Newly developed 3D-printed catalyst could potentially provide a solution to the overheating problem in hypersonic aircraft by allowing the plane fuel to act also as a coolant.
When hypersonic aircrafts travel at the speed of more than 6000 km/h, the friction between the aircraft and outside air creates a huge amount of heat. To tackle this challenge of overheating, a team of researchers at RMIT used 3D printing technology to create a catalyst that would make hypersonic plane fuel act also as a coolant. The scientists claim that lab tests show promising results for fuelling hypersonic flight and offer an efficient solution for thermal management in aviation and more.
One of the member of the team, Dr. Roxane Hubesch explained that the scientists are focusing on fuels that possess an ability to absorb heat while powering an aircraft. However, this idea depends on heat-consuming chemical reactions requiring greatly capable catalysts. In addition to that, the heat exchangers have to be very small in size as the volume and weight create limitations in hypersonic aircraft. To tackle this problem the team 3D-printed a lattice structures made of metal alloys covered in synthetic minerals known as zeolites. According to the scientists, these structures are described as small chemical reactors and are developed to imitate the high temperature and pressure fuels bear at hypersonic speed. The team put these reactors to test which resulted in unprecedented catalytic activity, in which the structure heats up and some of the metal presumably chromium transfers into zeolite scaffold.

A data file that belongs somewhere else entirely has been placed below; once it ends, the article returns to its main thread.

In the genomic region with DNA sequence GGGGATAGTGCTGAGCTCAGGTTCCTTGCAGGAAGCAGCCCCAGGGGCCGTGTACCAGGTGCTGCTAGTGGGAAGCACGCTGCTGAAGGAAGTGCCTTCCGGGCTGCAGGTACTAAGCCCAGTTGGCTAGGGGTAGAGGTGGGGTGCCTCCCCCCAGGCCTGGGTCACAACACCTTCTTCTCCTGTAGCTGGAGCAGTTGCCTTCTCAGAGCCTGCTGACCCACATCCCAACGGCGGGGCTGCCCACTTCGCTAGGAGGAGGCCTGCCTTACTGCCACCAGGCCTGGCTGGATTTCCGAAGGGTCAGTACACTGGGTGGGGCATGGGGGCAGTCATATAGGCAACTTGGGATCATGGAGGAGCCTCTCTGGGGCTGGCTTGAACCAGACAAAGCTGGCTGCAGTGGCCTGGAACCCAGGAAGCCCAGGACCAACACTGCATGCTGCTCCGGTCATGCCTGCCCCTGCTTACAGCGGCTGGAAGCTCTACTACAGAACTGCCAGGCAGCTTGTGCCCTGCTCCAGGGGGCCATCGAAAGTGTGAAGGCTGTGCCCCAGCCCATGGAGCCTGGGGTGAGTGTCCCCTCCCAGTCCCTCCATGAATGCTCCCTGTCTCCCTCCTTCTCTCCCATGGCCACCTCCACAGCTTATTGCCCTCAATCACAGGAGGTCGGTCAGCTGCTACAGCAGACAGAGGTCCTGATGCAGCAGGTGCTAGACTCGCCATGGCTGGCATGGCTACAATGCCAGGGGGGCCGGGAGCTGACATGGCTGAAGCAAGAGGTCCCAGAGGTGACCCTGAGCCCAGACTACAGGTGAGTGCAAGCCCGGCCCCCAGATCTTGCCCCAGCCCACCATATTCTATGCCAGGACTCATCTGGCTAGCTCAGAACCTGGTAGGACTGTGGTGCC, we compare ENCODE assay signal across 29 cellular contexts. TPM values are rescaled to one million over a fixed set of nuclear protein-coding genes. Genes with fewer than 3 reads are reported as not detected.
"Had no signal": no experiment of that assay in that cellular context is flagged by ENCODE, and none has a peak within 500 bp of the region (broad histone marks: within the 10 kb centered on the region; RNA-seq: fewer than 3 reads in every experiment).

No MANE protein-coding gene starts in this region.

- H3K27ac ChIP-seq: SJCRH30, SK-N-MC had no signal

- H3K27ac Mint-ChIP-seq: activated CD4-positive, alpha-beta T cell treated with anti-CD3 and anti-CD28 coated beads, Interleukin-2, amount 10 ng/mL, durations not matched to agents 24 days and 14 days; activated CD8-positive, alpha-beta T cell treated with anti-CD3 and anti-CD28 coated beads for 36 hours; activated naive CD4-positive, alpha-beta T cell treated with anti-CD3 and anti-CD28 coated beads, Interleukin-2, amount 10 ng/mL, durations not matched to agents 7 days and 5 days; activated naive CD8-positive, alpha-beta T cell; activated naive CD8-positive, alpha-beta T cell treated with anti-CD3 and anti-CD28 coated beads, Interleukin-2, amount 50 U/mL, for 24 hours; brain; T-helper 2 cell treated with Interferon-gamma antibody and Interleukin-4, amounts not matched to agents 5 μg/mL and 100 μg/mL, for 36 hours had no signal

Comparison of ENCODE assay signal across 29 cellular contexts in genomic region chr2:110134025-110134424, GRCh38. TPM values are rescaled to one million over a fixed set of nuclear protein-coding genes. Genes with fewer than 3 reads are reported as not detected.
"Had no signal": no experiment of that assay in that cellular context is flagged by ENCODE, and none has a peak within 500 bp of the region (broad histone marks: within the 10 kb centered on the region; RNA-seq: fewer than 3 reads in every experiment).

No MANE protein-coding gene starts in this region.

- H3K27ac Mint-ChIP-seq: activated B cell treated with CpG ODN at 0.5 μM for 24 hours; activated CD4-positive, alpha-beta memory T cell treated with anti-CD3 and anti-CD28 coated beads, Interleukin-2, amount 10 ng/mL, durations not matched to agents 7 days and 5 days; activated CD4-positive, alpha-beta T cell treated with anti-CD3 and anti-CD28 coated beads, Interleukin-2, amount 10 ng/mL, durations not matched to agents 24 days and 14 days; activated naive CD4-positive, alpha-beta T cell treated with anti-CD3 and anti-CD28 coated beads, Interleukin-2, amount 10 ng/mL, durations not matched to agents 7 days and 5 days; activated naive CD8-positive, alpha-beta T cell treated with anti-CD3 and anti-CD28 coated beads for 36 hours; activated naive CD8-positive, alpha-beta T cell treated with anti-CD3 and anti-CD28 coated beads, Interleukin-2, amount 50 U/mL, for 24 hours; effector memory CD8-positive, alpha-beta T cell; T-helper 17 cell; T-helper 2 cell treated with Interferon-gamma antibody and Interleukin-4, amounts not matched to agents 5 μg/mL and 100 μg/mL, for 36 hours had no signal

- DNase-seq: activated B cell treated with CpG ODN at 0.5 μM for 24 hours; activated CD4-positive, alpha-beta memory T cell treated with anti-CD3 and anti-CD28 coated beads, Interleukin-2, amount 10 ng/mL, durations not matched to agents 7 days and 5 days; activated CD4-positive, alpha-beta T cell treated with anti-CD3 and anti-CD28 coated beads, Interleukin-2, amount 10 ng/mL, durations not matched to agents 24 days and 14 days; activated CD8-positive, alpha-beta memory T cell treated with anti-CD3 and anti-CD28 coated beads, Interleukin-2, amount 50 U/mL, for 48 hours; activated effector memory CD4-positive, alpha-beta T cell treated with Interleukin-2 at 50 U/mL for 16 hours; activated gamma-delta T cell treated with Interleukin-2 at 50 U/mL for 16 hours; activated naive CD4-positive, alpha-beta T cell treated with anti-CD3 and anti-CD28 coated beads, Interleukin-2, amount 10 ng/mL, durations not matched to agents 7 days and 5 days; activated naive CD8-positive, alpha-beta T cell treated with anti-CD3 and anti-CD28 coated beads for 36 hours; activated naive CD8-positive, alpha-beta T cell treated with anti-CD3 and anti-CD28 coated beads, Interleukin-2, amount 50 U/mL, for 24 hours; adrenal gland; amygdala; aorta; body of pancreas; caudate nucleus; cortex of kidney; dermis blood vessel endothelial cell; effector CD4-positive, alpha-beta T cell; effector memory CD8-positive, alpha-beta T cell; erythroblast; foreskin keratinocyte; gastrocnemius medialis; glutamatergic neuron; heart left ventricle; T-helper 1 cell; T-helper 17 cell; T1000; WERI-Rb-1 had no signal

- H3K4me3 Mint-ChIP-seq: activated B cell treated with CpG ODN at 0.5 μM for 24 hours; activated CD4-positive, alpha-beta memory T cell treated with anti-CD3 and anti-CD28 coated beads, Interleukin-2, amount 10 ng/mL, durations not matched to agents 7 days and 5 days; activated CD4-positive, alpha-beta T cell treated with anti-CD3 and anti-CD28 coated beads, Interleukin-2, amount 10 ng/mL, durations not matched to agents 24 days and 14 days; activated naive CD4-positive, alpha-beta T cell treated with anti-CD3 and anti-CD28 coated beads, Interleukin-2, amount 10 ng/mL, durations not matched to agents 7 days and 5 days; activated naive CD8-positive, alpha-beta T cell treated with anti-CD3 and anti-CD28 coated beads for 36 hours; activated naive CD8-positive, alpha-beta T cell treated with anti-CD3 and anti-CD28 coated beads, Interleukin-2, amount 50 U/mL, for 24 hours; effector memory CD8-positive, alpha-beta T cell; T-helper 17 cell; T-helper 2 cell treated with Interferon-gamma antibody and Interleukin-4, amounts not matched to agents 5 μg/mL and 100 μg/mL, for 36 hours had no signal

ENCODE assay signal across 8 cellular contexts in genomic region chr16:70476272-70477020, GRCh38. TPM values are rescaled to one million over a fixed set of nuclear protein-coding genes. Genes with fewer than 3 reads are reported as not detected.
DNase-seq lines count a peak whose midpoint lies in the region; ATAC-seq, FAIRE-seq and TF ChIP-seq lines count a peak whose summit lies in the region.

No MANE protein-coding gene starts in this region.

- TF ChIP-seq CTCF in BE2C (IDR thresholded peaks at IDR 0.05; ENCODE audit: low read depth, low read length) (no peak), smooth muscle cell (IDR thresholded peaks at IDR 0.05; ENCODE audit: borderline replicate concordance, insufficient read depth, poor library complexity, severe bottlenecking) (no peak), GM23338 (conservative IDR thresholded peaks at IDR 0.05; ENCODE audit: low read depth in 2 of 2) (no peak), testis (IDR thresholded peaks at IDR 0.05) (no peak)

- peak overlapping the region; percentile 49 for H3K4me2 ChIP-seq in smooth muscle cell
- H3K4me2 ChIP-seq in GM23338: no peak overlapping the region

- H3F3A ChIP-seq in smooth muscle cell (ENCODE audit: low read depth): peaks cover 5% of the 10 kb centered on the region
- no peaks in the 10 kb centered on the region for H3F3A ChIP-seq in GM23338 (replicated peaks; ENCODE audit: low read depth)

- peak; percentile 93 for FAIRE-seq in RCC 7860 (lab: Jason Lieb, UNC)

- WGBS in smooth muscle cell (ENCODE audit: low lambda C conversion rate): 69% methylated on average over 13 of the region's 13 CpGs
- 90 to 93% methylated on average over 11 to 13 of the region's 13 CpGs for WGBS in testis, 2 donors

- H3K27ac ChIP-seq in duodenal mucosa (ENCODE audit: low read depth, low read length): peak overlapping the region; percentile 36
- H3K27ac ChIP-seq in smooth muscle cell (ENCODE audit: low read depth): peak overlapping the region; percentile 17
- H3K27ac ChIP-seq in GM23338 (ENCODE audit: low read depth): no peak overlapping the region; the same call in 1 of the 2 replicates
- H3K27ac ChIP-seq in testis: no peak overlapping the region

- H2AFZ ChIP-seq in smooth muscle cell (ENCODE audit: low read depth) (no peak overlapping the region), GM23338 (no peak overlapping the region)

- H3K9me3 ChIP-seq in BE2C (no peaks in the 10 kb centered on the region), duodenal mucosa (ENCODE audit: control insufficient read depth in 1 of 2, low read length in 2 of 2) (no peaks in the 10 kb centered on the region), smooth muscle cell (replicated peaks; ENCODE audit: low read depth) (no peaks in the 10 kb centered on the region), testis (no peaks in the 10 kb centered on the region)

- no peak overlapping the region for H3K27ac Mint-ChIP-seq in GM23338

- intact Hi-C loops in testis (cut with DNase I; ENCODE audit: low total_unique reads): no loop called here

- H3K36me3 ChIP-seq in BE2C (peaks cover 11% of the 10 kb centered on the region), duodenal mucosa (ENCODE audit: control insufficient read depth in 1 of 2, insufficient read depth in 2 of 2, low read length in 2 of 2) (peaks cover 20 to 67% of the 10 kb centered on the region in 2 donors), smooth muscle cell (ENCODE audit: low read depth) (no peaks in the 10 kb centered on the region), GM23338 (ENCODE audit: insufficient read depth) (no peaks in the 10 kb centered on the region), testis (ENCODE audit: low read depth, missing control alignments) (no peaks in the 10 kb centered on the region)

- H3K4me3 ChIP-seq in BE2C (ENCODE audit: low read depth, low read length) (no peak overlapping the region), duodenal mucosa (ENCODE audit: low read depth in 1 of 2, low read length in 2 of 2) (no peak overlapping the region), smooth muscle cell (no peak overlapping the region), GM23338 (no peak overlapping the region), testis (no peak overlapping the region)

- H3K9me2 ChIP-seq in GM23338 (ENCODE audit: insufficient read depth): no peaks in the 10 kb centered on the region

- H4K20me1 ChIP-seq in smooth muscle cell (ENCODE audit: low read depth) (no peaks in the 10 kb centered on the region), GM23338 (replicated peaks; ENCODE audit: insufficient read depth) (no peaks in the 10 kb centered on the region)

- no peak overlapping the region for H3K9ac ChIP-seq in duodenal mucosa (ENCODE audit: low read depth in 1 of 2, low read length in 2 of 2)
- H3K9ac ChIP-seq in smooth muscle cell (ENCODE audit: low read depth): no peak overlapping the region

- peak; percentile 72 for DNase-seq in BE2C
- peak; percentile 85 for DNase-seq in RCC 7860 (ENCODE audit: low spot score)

The researchers created various 3D-printed chemical reactors in experimental formats, however, before using them in next-generation planes, more work is needed to be done. The team also looks forward to expand the usages of the technology in vehicles and air pollution control in order to improve indoor air quality.